Sally Davies is noted in Greenwich for her long time commitment to sustaining and improving natural resources and reducing waste in our community.
She has spent decades supporting these initiatives as chair of the Greenwich Recycling Advisory Board (GRAB) and as a board member of Greenwich Green & Clean.
Sally has led the town’s annual paper shredding event, beach and town-wide clean up efforts, as well as the textile recycling program.
She is also known for mentoring the next generation of town leaders through her countless efforts in education and outreach.
Matt and Alana Kontos represent in many ways everything that can be done in one’s own backyard. They recycle their waste products and compost food scraps. They use the compost to nourish their home vegetable garden and potted plants. They have even taught their neighbors and friends the importance of composting.
Their pollinator friendly and organic garden brings admirers far and wide – bunnies, butterflies, bees and birds are all welcome to visit and find refuge.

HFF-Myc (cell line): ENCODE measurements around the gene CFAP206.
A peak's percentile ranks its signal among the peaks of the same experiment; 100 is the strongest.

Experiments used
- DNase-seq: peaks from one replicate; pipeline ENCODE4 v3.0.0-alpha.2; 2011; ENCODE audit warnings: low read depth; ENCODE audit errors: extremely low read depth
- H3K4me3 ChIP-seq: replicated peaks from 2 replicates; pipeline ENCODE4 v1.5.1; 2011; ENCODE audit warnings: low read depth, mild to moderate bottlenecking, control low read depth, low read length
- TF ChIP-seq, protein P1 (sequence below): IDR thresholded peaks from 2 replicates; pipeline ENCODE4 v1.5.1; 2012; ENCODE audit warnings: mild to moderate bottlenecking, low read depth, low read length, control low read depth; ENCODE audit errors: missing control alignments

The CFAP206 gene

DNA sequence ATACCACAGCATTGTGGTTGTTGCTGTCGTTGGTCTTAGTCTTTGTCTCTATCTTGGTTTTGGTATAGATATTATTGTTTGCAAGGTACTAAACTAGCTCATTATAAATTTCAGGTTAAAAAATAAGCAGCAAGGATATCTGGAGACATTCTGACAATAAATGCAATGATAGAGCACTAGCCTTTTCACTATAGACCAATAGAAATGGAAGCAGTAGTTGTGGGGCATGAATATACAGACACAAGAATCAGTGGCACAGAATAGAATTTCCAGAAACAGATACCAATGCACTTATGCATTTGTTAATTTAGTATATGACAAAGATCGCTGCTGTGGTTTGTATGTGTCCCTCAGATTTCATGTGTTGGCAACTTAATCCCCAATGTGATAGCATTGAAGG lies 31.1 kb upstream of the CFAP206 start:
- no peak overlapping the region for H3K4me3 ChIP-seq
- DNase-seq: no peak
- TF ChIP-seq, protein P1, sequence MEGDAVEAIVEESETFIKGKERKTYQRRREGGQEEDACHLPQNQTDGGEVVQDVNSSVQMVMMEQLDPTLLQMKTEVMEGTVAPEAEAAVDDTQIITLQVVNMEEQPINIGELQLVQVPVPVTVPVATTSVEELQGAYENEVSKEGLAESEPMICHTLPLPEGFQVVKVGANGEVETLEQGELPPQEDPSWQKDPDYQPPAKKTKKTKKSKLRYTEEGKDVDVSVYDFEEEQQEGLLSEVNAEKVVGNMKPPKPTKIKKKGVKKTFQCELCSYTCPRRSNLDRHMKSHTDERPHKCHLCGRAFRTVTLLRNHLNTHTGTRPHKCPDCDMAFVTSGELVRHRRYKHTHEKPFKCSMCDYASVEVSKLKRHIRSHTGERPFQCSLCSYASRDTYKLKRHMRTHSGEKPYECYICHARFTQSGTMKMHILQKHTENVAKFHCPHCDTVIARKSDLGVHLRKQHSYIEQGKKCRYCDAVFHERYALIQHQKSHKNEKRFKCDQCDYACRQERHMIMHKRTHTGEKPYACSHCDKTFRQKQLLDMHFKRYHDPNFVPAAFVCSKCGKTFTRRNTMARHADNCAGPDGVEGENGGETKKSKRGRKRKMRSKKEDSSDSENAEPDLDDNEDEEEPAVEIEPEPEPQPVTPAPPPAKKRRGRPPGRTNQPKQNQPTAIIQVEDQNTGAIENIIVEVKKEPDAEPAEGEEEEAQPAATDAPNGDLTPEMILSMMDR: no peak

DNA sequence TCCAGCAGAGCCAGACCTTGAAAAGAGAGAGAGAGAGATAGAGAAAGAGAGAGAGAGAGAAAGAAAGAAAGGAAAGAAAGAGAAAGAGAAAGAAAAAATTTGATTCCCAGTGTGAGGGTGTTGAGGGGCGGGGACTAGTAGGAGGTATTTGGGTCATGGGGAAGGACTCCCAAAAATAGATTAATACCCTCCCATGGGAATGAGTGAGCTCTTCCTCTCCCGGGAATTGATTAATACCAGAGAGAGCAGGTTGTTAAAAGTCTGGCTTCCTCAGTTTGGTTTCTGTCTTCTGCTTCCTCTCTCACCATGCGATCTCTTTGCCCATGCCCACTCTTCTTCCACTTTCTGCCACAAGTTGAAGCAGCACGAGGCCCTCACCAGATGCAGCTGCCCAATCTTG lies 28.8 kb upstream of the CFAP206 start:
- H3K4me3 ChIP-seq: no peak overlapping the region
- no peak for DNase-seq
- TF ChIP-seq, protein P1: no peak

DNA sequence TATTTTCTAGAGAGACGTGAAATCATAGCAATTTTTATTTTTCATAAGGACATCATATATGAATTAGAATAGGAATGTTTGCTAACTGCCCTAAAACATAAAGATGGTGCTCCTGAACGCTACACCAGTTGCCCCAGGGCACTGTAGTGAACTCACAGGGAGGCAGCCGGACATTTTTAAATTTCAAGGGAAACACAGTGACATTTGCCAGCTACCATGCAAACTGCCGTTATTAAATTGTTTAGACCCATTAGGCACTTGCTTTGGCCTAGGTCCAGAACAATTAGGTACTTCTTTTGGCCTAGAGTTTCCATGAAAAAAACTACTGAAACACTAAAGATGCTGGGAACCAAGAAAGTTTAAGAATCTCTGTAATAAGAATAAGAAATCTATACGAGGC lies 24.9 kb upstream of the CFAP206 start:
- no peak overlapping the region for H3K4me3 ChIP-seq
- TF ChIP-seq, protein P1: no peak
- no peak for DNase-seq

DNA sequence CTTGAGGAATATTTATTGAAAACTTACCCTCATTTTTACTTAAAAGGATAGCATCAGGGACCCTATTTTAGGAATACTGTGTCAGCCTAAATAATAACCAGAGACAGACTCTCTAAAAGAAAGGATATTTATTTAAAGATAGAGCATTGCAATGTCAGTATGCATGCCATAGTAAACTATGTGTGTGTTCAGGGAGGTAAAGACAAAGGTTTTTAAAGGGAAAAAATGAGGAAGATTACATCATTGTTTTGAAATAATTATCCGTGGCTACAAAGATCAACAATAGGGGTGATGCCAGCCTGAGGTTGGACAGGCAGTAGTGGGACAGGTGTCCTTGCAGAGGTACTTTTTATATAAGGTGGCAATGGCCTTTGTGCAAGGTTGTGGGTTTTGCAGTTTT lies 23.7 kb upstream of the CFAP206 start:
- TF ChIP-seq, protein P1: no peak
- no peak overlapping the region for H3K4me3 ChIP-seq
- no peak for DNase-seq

Alana is a lifelong Greenwich resident and uses her knowledge and leadership as the communications manager at the Greenwich Botanical Center.
Matt and Alana’s children, Dahlia and Miles, are following in their parents’ footsteps as sustainability is lived and practiced everyday.
Isabel and Peter Malkin. Perhaps no name is more synonymous with community beautification and trees than the Malkins. Peter is the founding president of the Greenwich Tree Conservancy and is currently Chairman of the Board.
The Malkins have been instrumental in planting over 5,500 trees in 16 years. They have advocated for all the benefits of trees in communities both locally and in the state.
They have formed the Greenwich Arboretum which labeled over 1,000 trees and is accredited by ArbNet and also created the “Treasured Tree Program” which recognizes special and important specimen trees on private property.
For the last six years, Greenwich has been designated a “Tree City USA” by the Arbor Day Foundation due to many of the efforts of Peter and Isabel. The Malkins have assisted in getting Greenwich receiving a Silver level Sustainable CT Award.
Bob and Jan DeAngelo. Bob is a longtime outdoorsman with a love of wood and kids. He worked for many years with the Boys & Girls Club of Greenwich introducing them to the natural world and taking them on hikes and bike rides. Recently, he created the Bicycle Task Force and holds bike clinics throughout town teaching children about bike safety. He is also behind the “bike bus” effort, which kicked off with Riverside School families.